The radicalization and recruitment of young people into Islamist extremist groups has become a growing challenge for governments worldwide. On Thursday, the U.N. Security Council heard from experts on the issue, which has become a potent threat to international peace and security. VOA’s Margaret Besheer reports.
Video

Video Growing Numbers of Turks Discover Armenian Ancestry

In a climate of improved tolerance, growing numbers of people in Turkey are discovering their grandmothers were Armenian. Hundreds of thousands of Armenians escaped the mass deportations and slaughter of the early 1900's by forced conversion to Islam. Or, Armenian children were taken in by Turkish families and assimilated. Now their stories are increasingly being heard. Dorian Jones reports from Istanbul that the revelations are viewed as an important step.
Video

Video Migrants Trek Through Western Balkans to Reach EU

Migrants from Africa and other places are finding different routes into the European Union in search of a better life. The Associated Press followed one clandestine group to document their trek through the western Balkans to Hungary. Zlatica Hoke reports that the migrants started using that route about four years ago. Since then, it has become the second-most popular path into Western Europe, after the option of sailing from North Africa to Italy.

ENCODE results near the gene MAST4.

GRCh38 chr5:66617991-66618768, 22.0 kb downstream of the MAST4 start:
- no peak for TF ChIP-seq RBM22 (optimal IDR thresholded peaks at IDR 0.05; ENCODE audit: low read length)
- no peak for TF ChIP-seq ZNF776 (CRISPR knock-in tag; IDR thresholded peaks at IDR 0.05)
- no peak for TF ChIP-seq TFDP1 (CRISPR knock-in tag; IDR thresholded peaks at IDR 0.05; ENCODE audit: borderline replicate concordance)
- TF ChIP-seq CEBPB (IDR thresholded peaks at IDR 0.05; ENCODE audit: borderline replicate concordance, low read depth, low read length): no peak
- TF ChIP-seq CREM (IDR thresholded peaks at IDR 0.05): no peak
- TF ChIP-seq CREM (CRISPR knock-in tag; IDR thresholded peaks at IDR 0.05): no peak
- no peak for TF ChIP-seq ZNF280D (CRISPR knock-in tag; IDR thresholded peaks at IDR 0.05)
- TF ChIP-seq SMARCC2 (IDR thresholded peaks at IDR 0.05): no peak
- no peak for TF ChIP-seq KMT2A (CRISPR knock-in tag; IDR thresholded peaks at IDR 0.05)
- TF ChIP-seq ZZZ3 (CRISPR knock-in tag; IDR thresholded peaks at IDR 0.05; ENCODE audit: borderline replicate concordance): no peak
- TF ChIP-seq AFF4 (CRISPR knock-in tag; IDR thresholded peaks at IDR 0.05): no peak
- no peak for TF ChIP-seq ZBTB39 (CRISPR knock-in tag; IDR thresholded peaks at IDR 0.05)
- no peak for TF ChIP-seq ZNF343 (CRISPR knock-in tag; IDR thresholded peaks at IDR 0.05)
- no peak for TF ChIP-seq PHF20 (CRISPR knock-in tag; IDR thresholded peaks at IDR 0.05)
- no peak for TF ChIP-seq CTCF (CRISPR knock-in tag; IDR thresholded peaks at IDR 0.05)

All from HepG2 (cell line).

Video

Video TIME Magazine Honors Activists, Pioneers Seen as Influential

TIME Magazine has released its list of celebrities, leaders and activists, whom it deems the world’s “most influential” in 2015. VOA's Ramon Taylor reports from New York.
Video

Video US Businesses See Cuba as New Frontier